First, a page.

Ancient Rome was the city of water: as soon as a new emperor came along, he’d build an aqueduct, and fragments of them are still there. To understand Rome today, first you have to understand what’s changed: when Victor Emmanuel II arrived in 1870, Rome was a small city huddled in a bend of the Tiber. Very different to what the king had imagined: the Palatine, the Forums, the Circus Maximus were all places where the Romans took their livestock to graze. In the late Middle Ages the city had barely 15,000 inhabitants, while in the time of Augustus it had had two million. The Piedmontese partially eliminated Medieval Rome to make way for Baroque Rome: lacking in-depth knowledge of the shape of the land, they built a Palace of Justice which ended up with one storey less than intended because it was sinking into the Tiber; they planned the demolition of the Spina di Borgo between Castel Sant’Angelo and St Peter’s, which was only carried out later - from 1936 - to replace it with Via della Conciliazione, inaugurated for the 1950 Jubilee. Today there are 127,000 people living in the centre of Rome and the entire city has a population of around three million. What we call outskirts is actually Rome itself: EUR, Garbatella and Testaccio are important and integral parts of the city centre. Imperial Rome, Medieval Rome, Baroque Rome, the 20th century… in district after district in Rome - as perhaps only in Naples - you see this extraordinary layering of eras and styles. Alongside the rare examples of Romanesque architecture still in existence - Santa Maria in Cosmedin, San Clemente and Santa Maria in Trastevere are the best-known - the Renaissance has left its powerful mark,  passing on to us its architectural legacy and its close links with the ancient city. Palazzo Farnese, built by Alessandro Farnese - the future Pope Paul III - to commemorate his family, is an example of a Renaissance building which housed a magnificent collection of ancient art. But for me, 16th-century Rome is at its best in Via Giulia, street of the Florentines: the Basilica di San Giovanni, designed by Bramante and completed by Sangallo and Galilei, but also the many homes of the great artists who lived there: Raphael and Sangallo himself, to name just a couple. Meanwhile on the Aventine, the Medieval is interwoven with the 18th century and the work of Giovanni Battista Piranesi: on one side there’s Santa Sabina, one of the best-preserved early Christian churches in the world; on the other there’s Piazza dei Cavalieri di Malta and the surrounding buildings - most notably the church of Santa Maria del Priorato - designed by the Venetian architect who became famous in Rome under Pope Clement III. 19th-century Rome is summed up in my mind by the facade of San Pantaleo, and above all in the transformation of Piazza del Popolo, both the work of Valadier, who we also have to thank for many other buildings in the city. 20th-century Rome belongs to Mussolini: being from the provinces, he wanted to build an imperial city which would recreate the splendour of Ancient Rome. Via dei Fori Imperiali was constructed in 1932 as part of a major urban project which, however, completely destroyed the continuity of the Forums. Marcello Piacentini, the leading proponent of Fascist architecture, nevertheless had vision: Via Cristoforo Colombo - which forms the heart of the EUR district - is an axis I respected when I built my Cloud convention centre, and it still makes sense today. And then there are the post offices: the one on Via Marmorata is another admirable example of the regime’s architecture.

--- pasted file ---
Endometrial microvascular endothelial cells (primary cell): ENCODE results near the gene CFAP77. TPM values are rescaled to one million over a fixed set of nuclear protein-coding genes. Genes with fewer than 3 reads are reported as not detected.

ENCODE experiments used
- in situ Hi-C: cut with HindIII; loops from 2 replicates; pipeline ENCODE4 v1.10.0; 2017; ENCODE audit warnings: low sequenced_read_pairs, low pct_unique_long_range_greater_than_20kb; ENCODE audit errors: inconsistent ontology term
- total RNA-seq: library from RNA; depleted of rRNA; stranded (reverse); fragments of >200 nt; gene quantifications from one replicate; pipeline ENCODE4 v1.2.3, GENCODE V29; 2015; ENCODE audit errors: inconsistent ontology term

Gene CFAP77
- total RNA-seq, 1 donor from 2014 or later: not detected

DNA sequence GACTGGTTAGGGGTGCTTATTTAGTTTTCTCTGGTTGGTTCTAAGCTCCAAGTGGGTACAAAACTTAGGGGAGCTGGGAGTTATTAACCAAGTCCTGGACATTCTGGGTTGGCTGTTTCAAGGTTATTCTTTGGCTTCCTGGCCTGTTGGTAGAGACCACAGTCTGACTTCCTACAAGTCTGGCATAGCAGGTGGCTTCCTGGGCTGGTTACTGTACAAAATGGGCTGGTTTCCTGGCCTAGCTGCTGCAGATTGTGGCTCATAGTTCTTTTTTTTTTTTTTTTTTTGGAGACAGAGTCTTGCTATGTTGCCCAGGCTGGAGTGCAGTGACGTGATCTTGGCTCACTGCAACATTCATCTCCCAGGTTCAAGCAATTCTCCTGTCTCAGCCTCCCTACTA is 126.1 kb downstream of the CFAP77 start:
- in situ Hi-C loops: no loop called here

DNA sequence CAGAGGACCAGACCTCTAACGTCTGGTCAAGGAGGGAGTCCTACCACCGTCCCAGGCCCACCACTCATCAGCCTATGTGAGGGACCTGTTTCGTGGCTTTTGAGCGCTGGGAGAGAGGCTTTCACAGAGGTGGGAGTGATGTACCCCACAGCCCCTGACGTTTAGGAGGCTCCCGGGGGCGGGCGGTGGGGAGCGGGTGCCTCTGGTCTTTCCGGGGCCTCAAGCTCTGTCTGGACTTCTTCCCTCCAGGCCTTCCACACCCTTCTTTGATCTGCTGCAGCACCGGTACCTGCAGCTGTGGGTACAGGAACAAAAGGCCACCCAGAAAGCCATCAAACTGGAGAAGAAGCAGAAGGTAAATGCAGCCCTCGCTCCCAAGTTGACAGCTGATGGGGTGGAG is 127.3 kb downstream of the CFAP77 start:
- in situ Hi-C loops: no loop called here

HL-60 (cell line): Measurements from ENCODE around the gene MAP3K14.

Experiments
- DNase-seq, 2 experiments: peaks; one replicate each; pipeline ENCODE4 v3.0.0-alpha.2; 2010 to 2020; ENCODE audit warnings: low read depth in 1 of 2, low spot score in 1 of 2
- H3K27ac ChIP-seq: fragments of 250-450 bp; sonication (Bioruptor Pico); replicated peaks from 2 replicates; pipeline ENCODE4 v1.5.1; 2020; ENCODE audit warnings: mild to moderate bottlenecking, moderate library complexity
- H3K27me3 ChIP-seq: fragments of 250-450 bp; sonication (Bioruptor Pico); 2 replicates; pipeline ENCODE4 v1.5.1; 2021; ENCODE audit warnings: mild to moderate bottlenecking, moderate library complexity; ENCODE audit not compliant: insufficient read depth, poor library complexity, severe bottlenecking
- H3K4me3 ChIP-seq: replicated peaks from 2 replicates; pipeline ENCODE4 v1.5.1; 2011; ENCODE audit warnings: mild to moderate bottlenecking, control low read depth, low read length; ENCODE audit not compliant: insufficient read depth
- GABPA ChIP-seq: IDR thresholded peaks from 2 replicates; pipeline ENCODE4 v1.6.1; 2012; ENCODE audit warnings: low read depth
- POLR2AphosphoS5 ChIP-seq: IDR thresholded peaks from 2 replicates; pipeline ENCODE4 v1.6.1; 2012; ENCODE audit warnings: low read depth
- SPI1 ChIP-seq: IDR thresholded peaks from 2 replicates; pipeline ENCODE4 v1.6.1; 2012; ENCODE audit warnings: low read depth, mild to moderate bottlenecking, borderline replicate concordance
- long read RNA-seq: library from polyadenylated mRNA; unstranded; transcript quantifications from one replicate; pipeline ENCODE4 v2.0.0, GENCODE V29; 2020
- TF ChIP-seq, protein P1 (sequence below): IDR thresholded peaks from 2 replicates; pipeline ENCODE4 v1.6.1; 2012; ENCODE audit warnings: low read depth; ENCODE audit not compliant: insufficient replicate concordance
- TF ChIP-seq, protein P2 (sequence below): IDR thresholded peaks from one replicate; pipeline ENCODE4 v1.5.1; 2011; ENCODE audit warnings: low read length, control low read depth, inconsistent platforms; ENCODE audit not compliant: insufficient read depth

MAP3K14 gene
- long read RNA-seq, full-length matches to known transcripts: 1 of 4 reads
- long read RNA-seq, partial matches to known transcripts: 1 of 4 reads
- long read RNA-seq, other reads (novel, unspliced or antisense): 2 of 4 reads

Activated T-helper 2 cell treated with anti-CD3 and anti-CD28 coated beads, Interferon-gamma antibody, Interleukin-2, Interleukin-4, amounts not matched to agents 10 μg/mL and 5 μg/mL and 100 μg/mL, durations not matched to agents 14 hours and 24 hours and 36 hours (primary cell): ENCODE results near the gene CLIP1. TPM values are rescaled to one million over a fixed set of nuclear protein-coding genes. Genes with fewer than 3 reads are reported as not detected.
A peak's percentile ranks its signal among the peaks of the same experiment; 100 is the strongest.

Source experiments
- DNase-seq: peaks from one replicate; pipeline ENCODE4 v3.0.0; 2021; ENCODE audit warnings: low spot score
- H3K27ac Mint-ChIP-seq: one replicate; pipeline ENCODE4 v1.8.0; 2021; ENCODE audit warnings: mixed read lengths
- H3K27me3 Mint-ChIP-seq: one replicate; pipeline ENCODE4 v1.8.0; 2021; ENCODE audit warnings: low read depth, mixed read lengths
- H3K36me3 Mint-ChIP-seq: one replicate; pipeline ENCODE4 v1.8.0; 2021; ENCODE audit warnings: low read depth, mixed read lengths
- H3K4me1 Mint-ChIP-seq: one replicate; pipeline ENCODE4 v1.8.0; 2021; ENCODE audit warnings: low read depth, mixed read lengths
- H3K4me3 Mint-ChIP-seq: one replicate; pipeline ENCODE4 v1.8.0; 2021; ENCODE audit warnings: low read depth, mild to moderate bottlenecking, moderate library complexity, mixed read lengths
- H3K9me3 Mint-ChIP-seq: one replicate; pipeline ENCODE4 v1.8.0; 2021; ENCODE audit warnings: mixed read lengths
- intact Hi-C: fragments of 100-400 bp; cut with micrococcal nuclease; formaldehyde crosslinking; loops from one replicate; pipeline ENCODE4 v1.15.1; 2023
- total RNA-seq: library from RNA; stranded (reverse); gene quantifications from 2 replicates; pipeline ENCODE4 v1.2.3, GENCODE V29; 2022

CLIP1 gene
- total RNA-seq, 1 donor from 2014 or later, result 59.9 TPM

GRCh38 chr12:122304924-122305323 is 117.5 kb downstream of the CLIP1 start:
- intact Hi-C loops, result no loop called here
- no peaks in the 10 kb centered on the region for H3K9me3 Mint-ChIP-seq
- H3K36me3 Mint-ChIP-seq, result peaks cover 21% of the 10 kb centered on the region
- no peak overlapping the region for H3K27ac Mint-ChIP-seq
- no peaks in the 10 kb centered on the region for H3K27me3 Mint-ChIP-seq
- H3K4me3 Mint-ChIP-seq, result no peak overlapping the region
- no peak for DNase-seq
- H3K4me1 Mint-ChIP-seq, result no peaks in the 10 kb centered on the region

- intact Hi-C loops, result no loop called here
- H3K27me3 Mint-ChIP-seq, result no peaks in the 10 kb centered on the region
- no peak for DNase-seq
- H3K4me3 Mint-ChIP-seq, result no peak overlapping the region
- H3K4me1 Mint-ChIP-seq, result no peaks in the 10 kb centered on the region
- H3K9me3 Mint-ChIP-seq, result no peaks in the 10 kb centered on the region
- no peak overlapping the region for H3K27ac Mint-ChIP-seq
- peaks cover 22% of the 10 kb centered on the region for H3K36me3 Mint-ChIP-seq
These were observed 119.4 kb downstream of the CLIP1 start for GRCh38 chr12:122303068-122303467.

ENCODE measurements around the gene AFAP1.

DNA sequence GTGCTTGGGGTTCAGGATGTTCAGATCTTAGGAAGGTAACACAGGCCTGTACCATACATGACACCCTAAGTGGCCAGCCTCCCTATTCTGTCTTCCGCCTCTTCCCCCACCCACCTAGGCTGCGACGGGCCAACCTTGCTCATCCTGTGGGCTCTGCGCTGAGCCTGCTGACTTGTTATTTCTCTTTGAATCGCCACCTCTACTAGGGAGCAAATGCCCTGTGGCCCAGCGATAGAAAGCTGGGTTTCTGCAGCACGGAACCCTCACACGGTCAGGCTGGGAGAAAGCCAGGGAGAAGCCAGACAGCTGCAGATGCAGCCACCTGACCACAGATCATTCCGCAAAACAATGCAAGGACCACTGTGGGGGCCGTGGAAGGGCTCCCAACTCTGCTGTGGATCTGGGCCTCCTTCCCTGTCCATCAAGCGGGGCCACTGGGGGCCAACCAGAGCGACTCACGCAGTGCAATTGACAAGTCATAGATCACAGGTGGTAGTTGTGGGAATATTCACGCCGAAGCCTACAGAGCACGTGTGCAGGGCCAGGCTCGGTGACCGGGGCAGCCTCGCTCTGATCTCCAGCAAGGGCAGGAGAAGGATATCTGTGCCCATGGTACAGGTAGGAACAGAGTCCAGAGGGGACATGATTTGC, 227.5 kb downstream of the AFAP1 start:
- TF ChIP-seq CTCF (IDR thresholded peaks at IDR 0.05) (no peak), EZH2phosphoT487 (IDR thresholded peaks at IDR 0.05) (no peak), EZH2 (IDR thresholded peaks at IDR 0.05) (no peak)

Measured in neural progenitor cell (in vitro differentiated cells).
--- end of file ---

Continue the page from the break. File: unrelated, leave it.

However, my heart remains in the historic centre of Rome: as I mentioned, I was born on the Janiculum and my first studio - at 18 I was a young painter starting to sell his work - was on the top floor of a beautiful 16th-century building at number 13, Via del Portico d’Ottavia…


In this article we talked about Castel Sant'Angelo, Fori Imperiali e Palatino, Circo Massimo, Basilica di San Clemente, Basilica di Santa Maria in Trastevere, Palazzo Farnese, Portico d'Ottavia